He failed. Private activities that involve only consenting adults do not shock or upset me. I was just irritated that he was wasting my time trying to shock me, when I needed to do some real writing work that day. I shrugged at his latest “shocking” pronouncement and started pointedly ignoring him.
“Someone should write about what goes on there,” Brothel Enthusiast said again. “Someone should write a blog about the place. You could write a blog,” Brothel Enthusiast told me.
Finally. He got to what he wanted written.
“That would be an expensive project,” I told him. “I would have to go down there and get permission from the owner to do it, and then I’d have to regularly interview the girls and the rest of the staff about whatever they wanted publicized. I thought you said you weren’t allowed over there anymore.”
“You mean I’d have to pay you?” Brothel Enthusiast yelled.
“Yes, when you do something as a career, you get paid,” I explained.
Brothel Enthusiast was suddenly less interested in having his fascination with the legal brothels documented online. I continued to see him around, but told him my boyfriend didn’t like me talking to guys about brothels. I didn’t have a boyfriend at the time. I just didn’t want some idiot trying in vain to shock me while I worked.
Over the coming months, I made an effort to be kind to him when I saw him around. I felt a bit sorry for the guy. He was trying to treat me as though I were naive and gullible, but he seemed to be the only one in earshot of his stories who didn’t get it that his favorite working girl likely told every client who wanted to hear it that they would be her boyfriend if she weren’t a working girl.
During this time, I had taken a side job at the local Walmart as a greeter and cashier. Retail workers get treated like dirt in most places, but in the town where I used to live, people made an art form out of it. The town prides itself on hating anyone not “from there” and making sure people in the “right crowd” remain in control of the place and get the best of everything anyway, but when you’re not from there, haven’t married into the “right” crowd, and you’re a retail worker all at the same time…a good day is when only one person lets you know how worthless you are in a four hour shift.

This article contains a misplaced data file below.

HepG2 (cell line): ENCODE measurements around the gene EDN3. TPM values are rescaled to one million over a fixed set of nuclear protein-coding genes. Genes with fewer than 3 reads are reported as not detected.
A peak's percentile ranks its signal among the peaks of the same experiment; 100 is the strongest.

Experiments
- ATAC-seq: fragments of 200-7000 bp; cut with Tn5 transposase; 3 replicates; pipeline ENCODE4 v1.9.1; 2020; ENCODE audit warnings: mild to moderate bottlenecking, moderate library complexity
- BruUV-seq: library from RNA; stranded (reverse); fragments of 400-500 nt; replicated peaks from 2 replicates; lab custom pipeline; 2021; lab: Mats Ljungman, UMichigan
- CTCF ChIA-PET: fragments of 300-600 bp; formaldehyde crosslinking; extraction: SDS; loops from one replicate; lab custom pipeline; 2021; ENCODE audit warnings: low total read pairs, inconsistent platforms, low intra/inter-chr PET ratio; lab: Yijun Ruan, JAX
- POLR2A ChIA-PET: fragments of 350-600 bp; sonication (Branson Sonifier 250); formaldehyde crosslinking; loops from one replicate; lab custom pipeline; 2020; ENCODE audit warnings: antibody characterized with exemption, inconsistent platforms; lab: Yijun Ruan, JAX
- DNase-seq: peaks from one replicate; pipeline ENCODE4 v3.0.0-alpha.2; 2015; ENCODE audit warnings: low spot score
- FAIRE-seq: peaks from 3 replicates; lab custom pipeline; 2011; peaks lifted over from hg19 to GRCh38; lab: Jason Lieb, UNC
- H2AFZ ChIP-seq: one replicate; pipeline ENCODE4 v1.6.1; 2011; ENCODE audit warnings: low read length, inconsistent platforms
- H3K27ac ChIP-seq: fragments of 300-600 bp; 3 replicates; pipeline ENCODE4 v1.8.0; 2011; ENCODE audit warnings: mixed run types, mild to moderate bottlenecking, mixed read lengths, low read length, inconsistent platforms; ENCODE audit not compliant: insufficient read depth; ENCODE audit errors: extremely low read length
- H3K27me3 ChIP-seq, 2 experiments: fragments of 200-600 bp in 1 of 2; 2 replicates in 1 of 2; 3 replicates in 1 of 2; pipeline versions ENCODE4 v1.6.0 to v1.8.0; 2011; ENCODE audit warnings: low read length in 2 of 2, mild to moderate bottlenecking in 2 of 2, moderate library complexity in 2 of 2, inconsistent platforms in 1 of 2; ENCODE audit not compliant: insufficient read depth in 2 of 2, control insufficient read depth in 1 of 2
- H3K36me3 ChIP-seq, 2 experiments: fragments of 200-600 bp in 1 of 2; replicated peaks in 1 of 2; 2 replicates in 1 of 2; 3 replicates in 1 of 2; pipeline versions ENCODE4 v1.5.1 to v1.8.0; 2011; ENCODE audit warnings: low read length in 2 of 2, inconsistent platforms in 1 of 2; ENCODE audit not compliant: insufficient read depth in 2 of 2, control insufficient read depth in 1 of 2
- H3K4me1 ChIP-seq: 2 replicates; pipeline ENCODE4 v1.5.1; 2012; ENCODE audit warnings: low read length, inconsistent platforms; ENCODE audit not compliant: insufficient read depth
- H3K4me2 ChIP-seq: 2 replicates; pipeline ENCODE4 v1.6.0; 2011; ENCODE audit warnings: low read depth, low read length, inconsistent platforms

The local hookers and bartenders from the brothels were among the few who actually treated me with respect and kindness. One even made a point to stop and chat for a minute when she left the store.
Brothel Enthusiast was impressed to learn that I had made friends with the bartender and one of the working girls at the brothel. He was delighted when he asked me who she was, and learned it was his beloved working girl, the one he was no longer allowed to see.
Brothel Enthusiast had some new writing he wanted me to do. He wanted me to email him whenever I saw this girl, letting him know where she was and what she was doing. He wanted me to mention him and see if she still felt the same way about him. I told him I was not going to stalk a girl for him.
I never ran into Brothel Enthusiast again. I imagine he ran the other way when he saw me coming after that. I did do some “writing” connected to the brothel though…I found their web page and contact information and wrote the owner my own little memoir, letting them know this guy was tracking one of their employees. They appreciated me letting them know, as this individual had been creeping them out and fixating on this girl for a very long time.
I have since lost touch with my friend who worked in the local brothel, but last I heard of Brothel Enthusiast, he moved to a different part of the country. I hope he didn’t wind up anywhere with legal brothels….for the sake of the working girls.